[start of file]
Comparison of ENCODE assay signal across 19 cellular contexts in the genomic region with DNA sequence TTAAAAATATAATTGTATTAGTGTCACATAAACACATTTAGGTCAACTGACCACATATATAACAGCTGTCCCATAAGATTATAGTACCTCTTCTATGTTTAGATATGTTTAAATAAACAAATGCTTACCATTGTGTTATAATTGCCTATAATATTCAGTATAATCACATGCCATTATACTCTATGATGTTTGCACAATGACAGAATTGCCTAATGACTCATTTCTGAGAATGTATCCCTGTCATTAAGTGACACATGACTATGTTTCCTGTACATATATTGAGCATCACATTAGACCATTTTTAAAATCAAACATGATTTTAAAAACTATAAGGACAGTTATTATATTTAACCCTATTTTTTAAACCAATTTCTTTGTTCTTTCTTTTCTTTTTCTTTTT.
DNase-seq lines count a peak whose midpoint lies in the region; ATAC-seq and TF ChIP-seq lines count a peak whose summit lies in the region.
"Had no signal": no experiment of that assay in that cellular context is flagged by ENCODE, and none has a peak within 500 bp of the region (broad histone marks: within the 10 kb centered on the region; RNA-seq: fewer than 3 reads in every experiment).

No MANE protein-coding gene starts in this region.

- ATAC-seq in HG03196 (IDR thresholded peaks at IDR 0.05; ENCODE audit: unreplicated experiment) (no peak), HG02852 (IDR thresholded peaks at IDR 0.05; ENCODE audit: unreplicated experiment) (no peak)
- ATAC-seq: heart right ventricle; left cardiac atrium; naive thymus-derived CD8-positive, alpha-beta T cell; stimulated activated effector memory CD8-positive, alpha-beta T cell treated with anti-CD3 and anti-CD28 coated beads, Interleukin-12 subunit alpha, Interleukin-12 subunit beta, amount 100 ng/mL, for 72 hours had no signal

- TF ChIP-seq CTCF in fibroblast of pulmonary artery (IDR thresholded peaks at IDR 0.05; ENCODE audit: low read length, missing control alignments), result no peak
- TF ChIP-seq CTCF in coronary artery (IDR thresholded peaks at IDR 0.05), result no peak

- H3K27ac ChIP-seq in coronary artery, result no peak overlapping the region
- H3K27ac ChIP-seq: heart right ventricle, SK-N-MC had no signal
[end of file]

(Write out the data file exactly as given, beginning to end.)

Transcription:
Comparison of ENCODE assay signal across 19 cellular contexts in the genomic region with DNA sequence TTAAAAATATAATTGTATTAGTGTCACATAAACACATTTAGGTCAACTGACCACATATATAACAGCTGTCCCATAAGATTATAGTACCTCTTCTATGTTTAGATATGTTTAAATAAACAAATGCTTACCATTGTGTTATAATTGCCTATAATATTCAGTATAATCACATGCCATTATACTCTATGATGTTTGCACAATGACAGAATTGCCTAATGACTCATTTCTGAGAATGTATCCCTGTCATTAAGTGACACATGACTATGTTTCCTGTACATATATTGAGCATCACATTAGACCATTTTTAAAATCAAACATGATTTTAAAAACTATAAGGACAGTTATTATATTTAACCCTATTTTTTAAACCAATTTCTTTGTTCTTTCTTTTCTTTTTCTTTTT.
DNase-seq lines count a peak whose midpoint lies in the region; ATAC-seq and TF ChIP-seq lines count a peak whose summit lies in the region.
"Had no signal": no experiment of that assay in that cellular context is flagged by ENCODE, and none has a peak within 500 bp of the region (broad histone marks: within the 10 kb centered on the region; RNA-seq: fewer than 3 reads in every experiment).

No MANE protein-coding gene starts in this region.

- ATAC-seq in HG03196 (IDR thresholded peaks at IDR 0.05; ENCODE audit: unreplicated experiment) (no peak), HG02852 (IDR thresholded peaks at IDR 0.05; ENCODE audit: unreplicated experiment) (no peak)
- ATAC-seq: heart right ventricle; left cardiac atrium; naive thymus-derived CD8-positive, alpha-beta T cell; stimulated activated effector memory CD8-positive, alpha-beta T cell treated with anti-CD3 and anti-CD28 coated beads, Interleukin-12 subunit alpha, Interleukin-12 subunit beta, amount 100 ng/mL, for 72 hours had no signal

- TF ChIP-seq CTCF in fibroblast of pulmonary artery (IDR thresholded peaks at IDR 0.05; ENCODE audit: low read length, missing control alignments), result no peak
- TF ChIP-seq CTCF in coronary artery (IDR thresholded peaks at IDR 0.05), result no peak

- H3K27ac ChIP-seq in coronary artery, result no peak overlapping the region
- H3K27ac ChIP-seq: heart right ventricle, SK-N-MC had no signal